Edifice Cabin, New York

The edifice, is a modest 500 square foot cedar cabin located in Fremont, New York. Approximately two hours northwest of New York City nestled in the woods of the western Catskills mountains. The edifice is an exercise in reduction, to live with only what is necessary and self-reliance. Inspired by the writings of the transcendentalist Emerson and Thoreau, the cabin stands as an example of introverted architecture or neo-transcendentalism. Transcendentalism as defined as, a belief in the inherent goodness of people and nature. The belief that society and its institutions have corrupted the purity of the individual and that people are at their best when truly self-sustaining and independent. In the architecture of the edifice, this is exhibited through its physical isolation, essentialist programming and self-sustaining infrastructure. The building sits quietly among the trees, in perfect balance with its environment.

Upon approach, the building offers no clear entry, as it remains undefined until physically engaged. As in art, one must move around the work to understand it in relation to its context, revealing more of itself over time. As articulated by Richard Serra, “i think you always have to find where the boundary is in relation to the context in order to be able to articulate how you want the space to interact with the viewer.” The presents of the structure highlights the surrounding environment itself. The building acts as an inflection point within the context of space to heighten our awareness of the environment. The east facing façade, austere, with no fenestration acts as a screen for the sun and trees to project a play of light and shadow. This interaction produces a type of camouflage for the structure, blurring the delineation of its edges and mass with the passing of ephemeral light. Psychologically, the interplay of light and shadow establishes a sense of place through memory. The building can only exist in this specific environment through the interaction of the trees, sunlight and our eyes.

As one moves around the building, a single strip window on the south and west façade slowly reveal the spaces within, allowing the individual a brief moment to view the interior program. The north face of the building folds inwards opening itself up as the point of entry through its void but also as an internalized deck, making a subtle historical reference to the traditional farmhouse porch. Once inside, the program of the building is divided into four zones, live, cook, dine and sleep. Defined as a “lifecycle” program, it is the minimum essence of human habitation and sustainability. At the heart of the space, separating the sleeping from the living zone is the service core. Within the core are the required systems to sustain habitation. All systems pertaining to the habitation of the cabin are “introverted” or traditionally defined as, “off-grid.” These systems include solar power, water harvesting and composting toilet. Heating is provided by a wood burning stove and cooling is accomplished through cross ventilation. Lighting for the space is provided by candle.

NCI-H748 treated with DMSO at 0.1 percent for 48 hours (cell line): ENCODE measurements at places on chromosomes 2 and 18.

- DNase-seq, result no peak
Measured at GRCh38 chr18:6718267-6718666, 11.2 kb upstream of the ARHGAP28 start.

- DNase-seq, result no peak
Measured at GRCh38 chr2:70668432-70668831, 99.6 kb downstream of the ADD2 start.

What makes this project one-of-a-kind?
The edifice is a belief in individuality and self-reliance. I wanted to find a sense of internal peace within myself through the act of architecture. What was found through the creation of the physical work within the woods was actually the spiritual and emotion construction of a place within the soul. An internalized place defined by harmony within the nature of our existence. In this sense of space creation, the work becomes timeless and without any physical boarder. The work transcends the physical realm to become part of us, holistic and eternal. This architecture is systemically connected to the environment through sustainable technology and infrastructure. Self-sustaining with zero ecological footprint. The edifice is an architecture of responsibility and respect for our environment and ourselves.


Marc Thorpe Design

Main contractor for wood construction
Beaver Kill Construction

Marc Thorpe Design

Year of completion

New York, USA

Marco Petrini

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